In September, the collective deflation of Twitter was almost audible. The famous, beloved account @Horse_ebooks was unveiled as a hoax–or, well, it was unveiled to be something, at least. Art? Maybe.

We learned there was a pair of humans behind the account, and that they’d manufactured its tweets. The operators were mostly silent on the subject, but a _New Yorker _profile out this week finally helps us understand their motivations.

The account–a malfunctioning text-robot, at first–tweeted surreal, occasionally profound inanities, like “Everything happens so much.” People loved this horse. I loved this horse. So when it turned out the account was under the control of human beings (at least for most of its existence), people felt betrayed. The profile, penned by Susan Orlean, who first unmasked Horse_ebooks, is out this week, and the wizards behind the curtain, Jacob Bakkila and Thomas Bender, make the case that their horse was an elaborate work of art native to the Web.

The duo had cut their teeth on “performance mischief” like a series of videos on how to pronounce words (“haute couture,” and eventually, “Timothy Olyphant”) and a faux tourism ad for Milwaukee.

Bakkila found the Horse_ebooks account to be an ample canvas for another performance, and purchased it in exchange for $250 worth of e-books from the Russian Web developer then running it. Bakkila began posting bits of text to the accounts, mostly sliced-up, dadaist sentences culled from real websites. The account became more and more popular before the big reveal: there was a human there all along.

Even now, as the profile points out, opinion is divided on whether this was a work of art, or a huge scam. (The profile, which is pay-walled, is really worth the price of admission for a print copy, by the way.) Orlean writes about what made the tweets so borderline-beautiful: “They were more peculiar and more evocative than bots usually are; they were like found poetry in an otherwise crass medium.”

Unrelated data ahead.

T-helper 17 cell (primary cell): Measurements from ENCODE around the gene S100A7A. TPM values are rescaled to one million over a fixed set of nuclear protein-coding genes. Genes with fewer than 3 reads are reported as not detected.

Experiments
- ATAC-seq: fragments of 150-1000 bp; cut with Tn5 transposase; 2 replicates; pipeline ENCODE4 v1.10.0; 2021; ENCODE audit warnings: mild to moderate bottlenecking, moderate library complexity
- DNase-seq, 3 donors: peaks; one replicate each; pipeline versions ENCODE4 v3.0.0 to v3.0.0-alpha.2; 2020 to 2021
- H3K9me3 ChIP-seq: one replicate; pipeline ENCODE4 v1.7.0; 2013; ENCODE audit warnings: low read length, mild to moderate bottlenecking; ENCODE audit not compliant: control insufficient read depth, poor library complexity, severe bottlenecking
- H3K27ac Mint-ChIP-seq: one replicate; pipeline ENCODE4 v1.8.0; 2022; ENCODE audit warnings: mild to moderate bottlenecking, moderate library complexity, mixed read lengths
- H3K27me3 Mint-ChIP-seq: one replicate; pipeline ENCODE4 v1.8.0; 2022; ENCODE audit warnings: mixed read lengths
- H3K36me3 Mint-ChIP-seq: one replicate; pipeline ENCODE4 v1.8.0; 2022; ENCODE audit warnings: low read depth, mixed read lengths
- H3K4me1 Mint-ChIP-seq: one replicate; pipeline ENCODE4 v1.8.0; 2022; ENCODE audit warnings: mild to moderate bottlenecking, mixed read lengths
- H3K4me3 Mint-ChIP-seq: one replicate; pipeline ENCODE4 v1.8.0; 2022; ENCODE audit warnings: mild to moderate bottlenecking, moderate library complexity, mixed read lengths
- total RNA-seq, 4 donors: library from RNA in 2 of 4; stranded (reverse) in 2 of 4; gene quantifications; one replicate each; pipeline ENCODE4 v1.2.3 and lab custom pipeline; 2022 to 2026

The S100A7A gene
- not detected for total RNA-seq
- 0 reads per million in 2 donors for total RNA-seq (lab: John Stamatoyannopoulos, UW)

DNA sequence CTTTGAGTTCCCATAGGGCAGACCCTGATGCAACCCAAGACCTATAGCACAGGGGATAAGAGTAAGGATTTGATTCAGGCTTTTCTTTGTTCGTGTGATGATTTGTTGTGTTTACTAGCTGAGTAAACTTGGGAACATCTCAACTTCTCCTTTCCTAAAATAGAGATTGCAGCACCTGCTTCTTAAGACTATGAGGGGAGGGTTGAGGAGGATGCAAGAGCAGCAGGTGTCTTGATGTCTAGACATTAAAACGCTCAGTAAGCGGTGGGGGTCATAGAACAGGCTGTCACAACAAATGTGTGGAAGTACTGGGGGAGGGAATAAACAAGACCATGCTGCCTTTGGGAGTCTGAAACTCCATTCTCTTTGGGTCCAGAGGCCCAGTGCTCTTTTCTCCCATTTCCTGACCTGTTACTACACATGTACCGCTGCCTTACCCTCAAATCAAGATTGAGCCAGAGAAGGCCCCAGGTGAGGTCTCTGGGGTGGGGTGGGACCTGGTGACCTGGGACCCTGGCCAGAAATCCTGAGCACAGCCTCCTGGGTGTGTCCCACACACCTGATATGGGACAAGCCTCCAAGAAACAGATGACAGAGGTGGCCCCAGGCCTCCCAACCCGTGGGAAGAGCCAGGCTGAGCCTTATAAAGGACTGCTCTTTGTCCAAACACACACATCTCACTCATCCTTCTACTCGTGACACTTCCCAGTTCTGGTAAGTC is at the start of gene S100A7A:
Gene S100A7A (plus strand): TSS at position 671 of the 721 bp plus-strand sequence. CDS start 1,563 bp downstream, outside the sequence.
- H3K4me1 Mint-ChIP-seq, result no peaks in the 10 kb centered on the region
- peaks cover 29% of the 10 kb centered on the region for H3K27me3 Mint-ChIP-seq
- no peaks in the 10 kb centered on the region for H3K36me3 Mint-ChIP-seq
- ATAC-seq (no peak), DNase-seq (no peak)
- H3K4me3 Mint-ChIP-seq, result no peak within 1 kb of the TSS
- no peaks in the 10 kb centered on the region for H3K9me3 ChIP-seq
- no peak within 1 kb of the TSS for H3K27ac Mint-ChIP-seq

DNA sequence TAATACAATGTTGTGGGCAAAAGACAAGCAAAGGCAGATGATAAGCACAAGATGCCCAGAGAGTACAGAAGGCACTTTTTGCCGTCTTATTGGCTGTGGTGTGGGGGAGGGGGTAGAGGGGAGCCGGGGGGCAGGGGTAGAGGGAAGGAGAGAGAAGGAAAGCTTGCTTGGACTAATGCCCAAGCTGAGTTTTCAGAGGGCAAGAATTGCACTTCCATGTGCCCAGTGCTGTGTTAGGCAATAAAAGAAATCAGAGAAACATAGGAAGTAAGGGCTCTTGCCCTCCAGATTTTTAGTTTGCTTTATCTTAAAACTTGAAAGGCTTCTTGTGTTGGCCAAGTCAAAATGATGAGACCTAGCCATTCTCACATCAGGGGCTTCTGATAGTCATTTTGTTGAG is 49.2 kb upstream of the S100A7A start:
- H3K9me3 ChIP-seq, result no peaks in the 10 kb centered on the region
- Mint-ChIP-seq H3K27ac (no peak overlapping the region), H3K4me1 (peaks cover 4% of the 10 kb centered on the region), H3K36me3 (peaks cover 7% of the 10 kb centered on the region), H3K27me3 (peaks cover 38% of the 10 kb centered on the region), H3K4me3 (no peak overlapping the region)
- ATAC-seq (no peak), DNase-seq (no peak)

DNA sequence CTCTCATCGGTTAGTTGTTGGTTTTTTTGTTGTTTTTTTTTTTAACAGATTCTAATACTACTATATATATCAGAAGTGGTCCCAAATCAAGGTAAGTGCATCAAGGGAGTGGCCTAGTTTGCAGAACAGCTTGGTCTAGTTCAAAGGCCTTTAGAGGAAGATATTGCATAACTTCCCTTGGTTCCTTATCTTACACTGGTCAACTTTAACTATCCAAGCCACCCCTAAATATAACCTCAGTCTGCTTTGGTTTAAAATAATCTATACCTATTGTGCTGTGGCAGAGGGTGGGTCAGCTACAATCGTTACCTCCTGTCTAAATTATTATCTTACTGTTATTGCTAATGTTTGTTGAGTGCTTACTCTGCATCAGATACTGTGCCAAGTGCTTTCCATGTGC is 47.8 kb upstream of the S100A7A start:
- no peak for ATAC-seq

Except, as wonderful as it was, this isn’t what most of the account’s followers had signed up for. They’d hoped it was an unintentional work, that its poetry was really “found,” and not by people. Eager Twitter users followed the machine for a laugh, and were shocked when the machine looked back and laughed, too. Is that art? Or just a simple hoax?

It’s not like this horse kicked off such a debate; we’ve been having it for a long while. Consider the case of Ern Malley, a 1940s “poet” who turned out to be fictitious. A pair of writers submitted purposely terrible work under the fake author’s name, to prove that modernist poetry was drivel. The hoax was eventually uncovered, but not before striking a serious blow to the form in Australia. Bizarrely, and in a way the creators of Horse_ebooks would no doubt appreciate, the work eventually became seen as a prime example of playful surrealist poetry. This is the inverse of what happened to Horse_ebooks: instead of a hoax that turned out to be unintentional art, the account was intended to be a work of art and taken to be an elaborate hoax.

That won’t do robot-based art, something that can be seriously amusing, even sometimes poignant, any favors. Take Darius Kazemi (on Twitter, @tinysubversions), who’s created gorgeous text-shuffling robots, like one that displays instances of executed Texas inmates saying “love” in their last words. That’s a perfect example of what makes Web art great: it cedes some, and only some, control to the machines. The results are only half intentional, and the beauty and humor comes from everything else. That’s why Horse (and “Malley’s” poetry) was so wonderful at first, and so unfortuante after. Without that element of chance, it’s no experiment–it’s closer to the Turk, a supposed chess-playing machine, mentioned in Orlean’s profile, that turned out to have a human being stuffed inside. If that was art, it certainly wasn’t very good art.